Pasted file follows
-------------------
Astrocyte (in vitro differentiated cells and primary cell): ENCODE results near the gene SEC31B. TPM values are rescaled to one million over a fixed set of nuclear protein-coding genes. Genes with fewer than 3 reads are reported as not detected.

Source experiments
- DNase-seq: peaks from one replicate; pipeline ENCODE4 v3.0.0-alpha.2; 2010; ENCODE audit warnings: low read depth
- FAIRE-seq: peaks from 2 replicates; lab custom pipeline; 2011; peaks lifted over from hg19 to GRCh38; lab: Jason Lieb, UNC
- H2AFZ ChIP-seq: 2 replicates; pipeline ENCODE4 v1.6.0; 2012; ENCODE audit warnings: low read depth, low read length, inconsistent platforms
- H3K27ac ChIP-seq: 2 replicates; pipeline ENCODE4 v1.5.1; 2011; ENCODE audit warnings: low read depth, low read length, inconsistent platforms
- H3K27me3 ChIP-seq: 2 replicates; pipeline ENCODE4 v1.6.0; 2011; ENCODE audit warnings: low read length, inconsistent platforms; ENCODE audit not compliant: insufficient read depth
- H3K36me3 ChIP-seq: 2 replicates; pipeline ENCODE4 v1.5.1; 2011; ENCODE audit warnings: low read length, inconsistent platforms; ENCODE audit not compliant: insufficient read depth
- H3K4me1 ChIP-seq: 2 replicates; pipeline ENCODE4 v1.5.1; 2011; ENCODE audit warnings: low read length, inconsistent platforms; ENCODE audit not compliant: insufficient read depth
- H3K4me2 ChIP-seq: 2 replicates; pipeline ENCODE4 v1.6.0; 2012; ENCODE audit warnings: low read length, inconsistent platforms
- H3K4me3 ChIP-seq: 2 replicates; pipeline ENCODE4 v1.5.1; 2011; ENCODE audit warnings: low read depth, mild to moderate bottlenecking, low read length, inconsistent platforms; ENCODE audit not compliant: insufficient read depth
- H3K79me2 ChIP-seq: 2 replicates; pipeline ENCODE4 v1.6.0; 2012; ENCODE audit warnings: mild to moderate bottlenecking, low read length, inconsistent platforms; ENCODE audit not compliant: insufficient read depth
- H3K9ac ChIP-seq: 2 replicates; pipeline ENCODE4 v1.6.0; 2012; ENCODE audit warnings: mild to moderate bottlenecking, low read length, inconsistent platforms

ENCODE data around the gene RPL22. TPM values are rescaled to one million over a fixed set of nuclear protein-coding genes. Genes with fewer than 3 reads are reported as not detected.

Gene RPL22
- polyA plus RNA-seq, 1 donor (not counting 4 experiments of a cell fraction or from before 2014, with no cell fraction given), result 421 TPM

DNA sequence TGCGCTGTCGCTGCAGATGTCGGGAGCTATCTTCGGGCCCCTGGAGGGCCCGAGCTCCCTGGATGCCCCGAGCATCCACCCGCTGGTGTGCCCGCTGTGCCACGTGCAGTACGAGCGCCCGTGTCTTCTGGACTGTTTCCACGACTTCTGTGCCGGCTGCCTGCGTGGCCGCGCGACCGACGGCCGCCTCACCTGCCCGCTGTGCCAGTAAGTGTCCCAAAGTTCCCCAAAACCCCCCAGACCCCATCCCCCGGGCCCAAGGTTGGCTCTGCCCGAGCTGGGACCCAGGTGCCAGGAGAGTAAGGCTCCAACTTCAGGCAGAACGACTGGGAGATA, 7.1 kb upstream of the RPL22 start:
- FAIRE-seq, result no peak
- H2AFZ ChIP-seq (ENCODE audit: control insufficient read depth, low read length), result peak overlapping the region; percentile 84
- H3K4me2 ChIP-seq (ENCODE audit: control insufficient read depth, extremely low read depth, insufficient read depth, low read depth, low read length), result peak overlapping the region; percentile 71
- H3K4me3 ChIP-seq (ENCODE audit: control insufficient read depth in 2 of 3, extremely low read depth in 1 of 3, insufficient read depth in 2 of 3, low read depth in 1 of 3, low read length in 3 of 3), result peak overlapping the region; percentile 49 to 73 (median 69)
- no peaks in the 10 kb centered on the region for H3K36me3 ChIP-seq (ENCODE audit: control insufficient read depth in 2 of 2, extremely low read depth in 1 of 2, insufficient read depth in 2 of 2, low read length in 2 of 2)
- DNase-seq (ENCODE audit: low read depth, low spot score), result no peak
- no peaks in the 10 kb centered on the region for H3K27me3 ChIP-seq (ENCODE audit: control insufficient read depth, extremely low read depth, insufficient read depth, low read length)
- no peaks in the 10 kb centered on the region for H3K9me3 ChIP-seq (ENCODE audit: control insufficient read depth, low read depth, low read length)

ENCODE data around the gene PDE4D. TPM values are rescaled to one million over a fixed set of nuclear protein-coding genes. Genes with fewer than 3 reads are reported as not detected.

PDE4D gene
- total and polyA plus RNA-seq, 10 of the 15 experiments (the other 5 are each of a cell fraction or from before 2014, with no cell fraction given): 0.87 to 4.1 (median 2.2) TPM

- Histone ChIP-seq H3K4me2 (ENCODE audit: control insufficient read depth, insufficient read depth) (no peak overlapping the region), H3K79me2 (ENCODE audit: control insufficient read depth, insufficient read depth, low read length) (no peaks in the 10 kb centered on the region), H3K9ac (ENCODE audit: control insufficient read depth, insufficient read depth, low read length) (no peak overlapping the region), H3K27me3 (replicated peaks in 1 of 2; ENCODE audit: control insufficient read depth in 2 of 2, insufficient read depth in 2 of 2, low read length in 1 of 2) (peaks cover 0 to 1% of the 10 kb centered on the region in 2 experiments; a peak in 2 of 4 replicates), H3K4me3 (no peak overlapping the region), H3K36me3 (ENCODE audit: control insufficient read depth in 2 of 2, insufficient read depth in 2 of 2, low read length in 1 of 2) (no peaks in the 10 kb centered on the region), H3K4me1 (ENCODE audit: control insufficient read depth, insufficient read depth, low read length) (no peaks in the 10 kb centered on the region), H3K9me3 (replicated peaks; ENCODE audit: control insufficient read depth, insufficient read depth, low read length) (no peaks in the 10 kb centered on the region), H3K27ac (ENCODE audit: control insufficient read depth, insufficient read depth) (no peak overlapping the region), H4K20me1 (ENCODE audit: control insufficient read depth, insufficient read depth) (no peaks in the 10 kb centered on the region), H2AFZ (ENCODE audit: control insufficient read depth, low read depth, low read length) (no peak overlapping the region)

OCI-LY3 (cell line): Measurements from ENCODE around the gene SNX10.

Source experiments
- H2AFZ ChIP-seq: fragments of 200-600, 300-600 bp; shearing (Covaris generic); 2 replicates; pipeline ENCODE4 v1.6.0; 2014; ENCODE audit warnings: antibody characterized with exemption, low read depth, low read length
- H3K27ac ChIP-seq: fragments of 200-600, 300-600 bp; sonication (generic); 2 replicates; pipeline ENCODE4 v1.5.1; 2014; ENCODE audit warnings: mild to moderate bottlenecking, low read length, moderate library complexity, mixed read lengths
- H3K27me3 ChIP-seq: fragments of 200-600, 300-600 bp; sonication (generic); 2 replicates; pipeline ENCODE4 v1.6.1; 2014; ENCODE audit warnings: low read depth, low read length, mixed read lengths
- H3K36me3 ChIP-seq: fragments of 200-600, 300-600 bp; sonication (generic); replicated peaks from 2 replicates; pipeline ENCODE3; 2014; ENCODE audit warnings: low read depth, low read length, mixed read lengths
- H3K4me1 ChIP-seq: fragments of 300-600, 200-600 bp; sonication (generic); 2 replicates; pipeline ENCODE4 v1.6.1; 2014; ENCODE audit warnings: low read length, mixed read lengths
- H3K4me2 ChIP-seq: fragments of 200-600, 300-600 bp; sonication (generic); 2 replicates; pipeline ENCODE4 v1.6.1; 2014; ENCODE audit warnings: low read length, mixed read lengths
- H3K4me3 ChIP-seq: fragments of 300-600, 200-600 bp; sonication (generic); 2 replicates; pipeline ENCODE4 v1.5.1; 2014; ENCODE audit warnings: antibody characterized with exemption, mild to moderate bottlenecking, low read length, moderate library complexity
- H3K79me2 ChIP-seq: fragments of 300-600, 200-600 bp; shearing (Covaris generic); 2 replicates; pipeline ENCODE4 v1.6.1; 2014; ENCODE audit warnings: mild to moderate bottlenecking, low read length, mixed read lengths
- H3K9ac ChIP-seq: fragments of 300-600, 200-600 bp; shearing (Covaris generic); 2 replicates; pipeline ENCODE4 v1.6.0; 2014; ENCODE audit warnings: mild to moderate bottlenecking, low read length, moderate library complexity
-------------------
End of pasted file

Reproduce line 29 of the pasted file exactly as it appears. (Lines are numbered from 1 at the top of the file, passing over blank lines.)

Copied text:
- Histone ChIP-seq H3K4me2 (ENCODE audit: control insufficient read depth, insufficient read depth) (no peak overlapping the region), H3K79me2 (ENCODE audit: control insufficient read depth, insufficient read depth, low read length) (no peaks in the 10 kb centered on the region), H3K9ac (ENCODE audit: control insufficient read depth, insufficient read depth, low read length) (no peak overlapping the region), H3K27me3 (replicated peaks in 1 of 2; ENCODE audit: control insufficient read depth in 2 of 2, insufficient read depth in 2 of 2, low read length in 1 of 2) (peaks cover 0 to 1% of the 10 kb centered on the region in 2 experiments; a peak in 2 of 4 replicates), H3K4me3 (no peak overlapping the region), H3K36me3 (ENCODE audit: control insufficient read depth in 2 of 2, insufficient read depth in 2 of 2, low read length in 1 of 2) (no peaks in the 10 kb centered on the region), H3K4me1 (ENCODE audit: control insufficient read depth, insufficient read depth, low read length) (no peaks in the 10 kb centered on the region), H3K9me3 (replicated peaks; ENCODE audit: control insufficient read depth, insufficient read depth, low read length) (no peaks in the 10 kb centered on the region), H3K27ac (ENCODE audit: control insufficient read depth, insufficient read depth) (no peak overlapping the region), H4K20me1 (ENCODE audit: control insufficient read depth, insufficient read depth) (no peaks in the 10 kb centered on the region), H2AFZ (ENCODE audit: control insufficient read depth, low read depth, low read length) (no peak overlapping the region)